By Josh Parham
June is usually a joyous time for many people because it marks Pride Month. It’s meant to be a time to empower LGBTQ+ voices and experiences around the world. It’s a time for somber reflection of the hard-fought battles of the past and a recognition of the groundwork that still has yet to be laid for future accomplishments. However, at the core, it’s a moment of celebration for a community that continues to face so much hardship. In the past, it was meant to signal a joyous occasion. This year, sadly, the start of Pride Month was marked by tragedy. Not only has the global pandemic forced many events to be canceled – activities used to create safe spaces to create communal connections – but a cry against racial injustices at the hands of an overzealous police force has resulted in sizable protests. It can be easy to think that there’s no room to mark this usual time, when in reality, it’s now more important than ever. After all, the entire birth of the gay rights movement as it’s known today is because of the perilous work by Black trans activists; often ignored in the past, but fortunately are slowly gaining the recognition they long fought for.
The intersection of Black and gay identity is very layered. It recognizes the same struggles that both sides have to face while also dealing with an internal conflict that arises out of both communities. However, it must be particularly noted how racism can rear its ugly head, even in a community that supposedly celebrates a wide range of diversity. A little over thirty years ago, an experimental filmmaker named Marlon Riggs put all of these thoughts into a performance piece known as “Tongues Untied”. It’s a collection of documentary footage and performative skits, all with the aim to discuss themes of sexuality and race. While the film doesn’t hit the sixty-minute mark, it still manages to convey so much in a very brief amount of time.
Much of what Riggs discusses here highlights the notions of identity. These are the crossroads one finds themselves between when assimilating two sides of the same walk of life. He doesn’t hide away from the homophobia that he encountered in his youth from the people in the community he was born into. The language that condemned him comes from the mouths of Black preachers with fiery oration that speaks of the dreadful sins which commit one to damnation. Even further, there’s a sense of ostracization when one accepts their own sexuality that members of said community will mock, almost in a sense of resentment. Part of this discussion seems like a dated assessment of Black perspectives on sexuality, much of which has seemed to shift over time, but it still speaks to a crisis in identity that’s layered and sophisticated.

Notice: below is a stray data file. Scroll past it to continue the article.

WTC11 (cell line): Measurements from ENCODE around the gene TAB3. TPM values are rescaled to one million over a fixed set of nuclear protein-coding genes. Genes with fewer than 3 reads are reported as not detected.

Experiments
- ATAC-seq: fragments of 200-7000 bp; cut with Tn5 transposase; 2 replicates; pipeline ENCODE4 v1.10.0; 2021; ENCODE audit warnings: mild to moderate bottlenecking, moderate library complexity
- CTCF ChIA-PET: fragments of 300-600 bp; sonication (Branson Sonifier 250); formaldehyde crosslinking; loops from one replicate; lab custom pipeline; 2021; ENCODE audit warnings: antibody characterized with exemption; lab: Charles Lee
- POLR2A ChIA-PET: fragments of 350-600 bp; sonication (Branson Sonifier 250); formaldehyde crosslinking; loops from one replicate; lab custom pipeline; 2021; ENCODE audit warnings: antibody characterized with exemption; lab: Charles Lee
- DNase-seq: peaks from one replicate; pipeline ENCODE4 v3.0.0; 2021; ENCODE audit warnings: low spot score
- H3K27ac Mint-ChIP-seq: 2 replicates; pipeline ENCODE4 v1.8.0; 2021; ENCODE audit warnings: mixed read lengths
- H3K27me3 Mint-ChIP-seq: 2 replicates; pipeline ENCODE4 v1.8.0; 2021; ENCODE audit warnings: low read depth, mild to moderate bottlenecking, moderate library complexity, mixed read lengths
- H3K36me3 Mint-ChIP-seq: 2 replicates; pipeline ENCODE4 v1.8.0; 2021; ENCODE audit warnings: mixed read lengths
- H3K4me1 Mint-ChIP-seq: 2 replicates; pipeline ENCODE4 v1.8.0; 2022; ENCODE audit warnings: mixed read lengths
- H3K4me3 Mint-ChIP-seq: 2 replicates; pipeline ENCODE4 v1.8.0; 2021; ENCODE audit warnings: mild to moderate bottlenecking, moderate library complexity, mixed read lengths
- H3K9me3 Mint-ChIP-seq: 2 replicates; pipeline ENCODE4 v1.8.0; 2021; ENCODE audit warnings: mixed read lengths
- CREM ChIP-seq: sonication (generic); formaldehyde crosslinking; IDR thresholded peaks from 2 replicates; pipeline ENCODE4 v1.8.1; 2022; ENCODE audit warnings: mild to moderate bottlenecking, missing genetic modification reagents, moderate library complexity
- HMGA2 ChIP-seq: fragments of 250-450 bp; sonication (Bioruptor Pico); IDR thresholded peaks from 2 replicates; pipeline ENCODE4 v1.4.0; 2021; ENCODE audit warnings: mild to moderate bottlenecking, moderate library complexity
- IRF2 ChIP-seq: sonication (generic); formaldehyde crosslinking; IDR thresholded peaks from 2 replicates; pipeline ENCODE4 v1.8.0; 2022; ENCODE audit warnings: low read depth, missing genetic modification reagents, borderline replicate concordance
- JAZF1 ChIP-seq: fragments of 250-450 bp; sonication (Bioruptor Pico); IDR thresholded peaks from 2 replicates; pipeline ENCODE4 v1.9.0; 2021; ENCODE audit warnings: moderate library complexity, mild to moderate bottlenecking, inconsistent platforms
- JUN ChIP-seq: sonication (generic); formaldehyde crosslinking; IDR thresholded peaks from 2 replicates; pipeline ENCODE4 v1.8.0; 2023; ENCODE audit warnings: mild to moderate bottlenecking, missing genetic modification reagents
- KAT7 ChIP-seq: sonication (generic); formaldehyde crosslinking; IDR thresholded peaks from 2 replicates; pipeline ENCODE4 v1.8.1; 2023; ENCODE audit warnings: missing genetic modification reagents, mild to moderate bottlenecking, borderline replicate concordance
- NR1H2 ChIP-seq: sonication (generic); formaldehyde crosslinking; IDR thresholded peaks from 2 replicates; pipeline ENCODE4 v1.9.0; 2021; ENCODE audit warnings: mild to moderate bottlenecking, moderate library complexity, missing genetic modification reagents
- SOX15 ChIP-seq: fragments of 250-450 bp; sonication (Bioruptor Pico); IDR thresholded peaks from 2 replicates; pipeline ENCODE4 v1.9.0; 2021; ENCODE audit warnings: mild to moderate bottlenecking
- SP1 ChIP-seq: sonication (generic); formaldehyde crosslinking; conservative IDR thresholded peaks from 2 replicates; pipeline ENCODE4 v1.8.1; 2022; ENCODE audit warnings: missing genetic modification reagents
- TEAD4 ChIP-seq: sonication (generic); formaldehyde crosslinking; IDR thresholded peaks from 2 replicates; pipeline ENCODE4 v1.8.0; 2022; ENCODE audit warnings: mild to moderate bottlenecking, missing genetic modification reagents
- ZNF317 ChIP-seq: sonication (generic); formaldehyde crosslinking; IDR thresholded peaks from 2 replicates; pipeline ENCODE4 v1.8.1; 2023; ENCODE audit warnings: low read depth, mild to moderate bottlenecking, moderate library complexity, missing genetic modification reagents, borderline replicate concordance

The greater commentary the film touches on with much relevance today is the lens of racism within the gay community. Riggs and other gay Black men he interviews in the film speak openly about how liberating it was to find themselves in an environment they could finally flourish in. This was a place to be open about who they wanted to love and make meaningful relationships with a group of people, mainly white men, who suddenly desired their company. However, it becomes apparent how this community treats its members of color, with one layer of shallow fetishization and another of systemic oppression that haunts the cruising streets. It’s almost as if there’s a curse for loving a white man. While it may sound sinister, there’s a pointed criticism of seeking affection within a group with a long history of violence. At the other end of that is a picture of the necessity of finding love between Black men. The film embraces this necessity, creating a space within the community that recognizes how important it is to find that romantic connection.
In the thirty years since “Tongues Untied” was first shown, the landscape for queer perspectives, that don’t come from an inherently white, cisgender point of view, has struggled to find mainstream success. That mindset has been a consistent struggle for the industry to break away from, and it’s been abundantly true even in more niche genres. Still, that doesn’t mean valiant efforts haven’t been made. Cheryl Dunye’s “The Watermelon Woman” (1996) tackles frank discussions of not only race and sexuality, but also the history of representation in cinema. It’s also meaningful that it all comes from a female filmmaker. It brings in new topics that aren’t wrapped up in the male perspective, and it adds yet another layer of discussion amongst this diverse community. It’s an intimate and charming character study that interrogates the very ideas of who gets to control the stories around them that are preserved in popular media. Current events have helped to usher a rediscovery of sorts for this film, and it is completely deserved.